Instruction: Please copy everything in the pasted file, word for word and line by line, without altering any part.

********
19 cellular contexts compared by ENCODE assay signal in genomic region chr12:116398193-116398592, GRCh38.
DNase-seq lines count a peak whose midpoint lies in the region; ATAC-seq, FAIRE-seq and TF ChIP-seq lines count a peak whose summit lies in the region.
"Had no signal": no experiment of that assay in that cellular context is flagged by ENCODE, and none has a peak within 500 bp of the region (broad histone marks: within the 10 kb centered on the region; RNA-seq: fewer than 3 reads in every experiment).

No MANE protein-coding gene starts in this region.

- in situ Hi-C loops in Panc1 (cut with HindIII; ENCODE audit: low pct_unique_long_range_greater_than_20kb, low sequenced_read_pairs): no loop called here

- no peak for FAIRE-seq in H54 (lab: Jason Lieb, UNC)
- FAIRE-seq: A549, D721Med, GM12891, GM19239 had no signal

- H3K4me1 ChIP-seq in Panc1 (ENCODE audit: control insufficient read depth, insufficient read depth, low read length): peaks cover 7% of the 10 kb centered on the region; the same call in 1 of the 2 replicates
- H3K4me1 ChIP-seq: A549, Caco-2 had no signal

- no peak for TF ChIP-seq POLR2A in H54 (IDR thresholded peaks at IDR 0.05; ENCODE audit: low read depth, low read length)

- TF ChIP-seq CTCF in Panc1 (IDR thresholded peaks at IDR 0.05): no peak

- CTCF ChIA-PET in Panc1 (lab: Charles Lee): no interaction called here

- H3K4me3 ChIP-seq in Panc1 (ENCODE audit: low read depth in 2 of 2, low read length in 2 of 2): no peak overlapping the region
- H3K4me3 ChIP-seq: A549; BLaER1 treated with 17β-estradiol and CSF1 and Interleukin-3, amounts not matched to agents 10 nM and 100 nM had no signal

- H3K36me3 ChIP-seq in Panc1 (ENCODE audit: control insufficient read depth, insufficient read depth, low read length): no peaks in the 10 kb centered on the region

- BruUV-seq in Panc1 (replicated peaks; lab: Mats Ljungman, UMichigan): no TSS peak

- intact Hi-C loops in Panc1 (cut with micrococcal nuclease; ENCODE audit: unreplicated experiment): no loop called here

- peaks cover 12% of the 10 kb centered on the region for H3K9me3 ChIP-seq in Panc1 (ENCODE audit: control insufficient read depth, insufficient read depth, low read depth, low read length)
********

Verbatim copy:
19 cellular contexts compared by ENCODE assay signal in genomic region chr12:116398193-116398592, GRCh38.
DNase-seq lines count a peak whose midpoint lies in the region; ATAC-seq, FAIRE-seq and TF ChIP-seq lines count a peak whose summit lies in the region.
"Had no signal": no experiment of that assay in that cellular context is flagged by ENCODE, and none has a peak within 500 bp of the region (broad histone marks: within the 10 kb centered on the region; RNA-seq: fewer than 3 reads in every experiment).

No MANE protein-coding gene starts in this region.

- in situ Hi-C loops in Panc1 (cut with HindIII; ENCODE audit: low pct_unique_long_range_greater_than_20kb, low sequenced_read_pairs): no loop called here

- no peak for FAIRE-seq in H54 (lab: Jason Lieb, UNC)
- FAIRE-seq: A549, D721Med, GM12891, GM19239 had no signal

- H3K4me1 ChIP-seq in Panc1 (ENCODE audit: control insufficient read depth, insufficient read depth, low read length): peaks cover 7% of the 10 kb centered on the region; the same call in 1 of the 2 replicates
- H3K4me1 ChIP-seq: A549, Caco-2 had no signal

- no peak for TF ChIP-seq POLR2A in H54 (IDR thresholded peaks at IDR 0.05; ENCODE audit: low read depth, low read length)

- TF ChIP-seq CTCF in Panc1 (IDR thresholded peaks at IDR 0.05): no peak

- CTCF ChIA-PET in Panc1 (lab: Charles Lee): no interaction called here

- H3K4me3 ChIP-seq in Panc1 (ENCODE audit: low read depth in 2 of 2, low read length in 2 of 2): no peak overlapping the region
- H3K4me3 ChIP-seq: A549; BLaER1 treated with 17β-estradiol and CSF1 and Interleukin-3, amounts not matched to agents 10 nM and 100 nM had no signal

- H3K36me3 ChIP-seq in Panc1 (ENCODE audit: control insufficient read depth, insufficient read depth, low read length): no peaks in the 10 kb centered on the region

- BruUV-seq in Panc1 (replicated peaks; lab: Mats Ljungman, UMichigan): no TSS peak

- intact Hi-C loops in Panc1 (cut with micrococcal nuclease; ENCODE audit: unreplicated experiment): no loop called here

- peaks cover 12% of the 10 kb centered on the region for H3K9me3 ChIP-seq in Panc1 (ENCODE audit: control insufficient read depth, insufficient read depth, low read depth, low read length)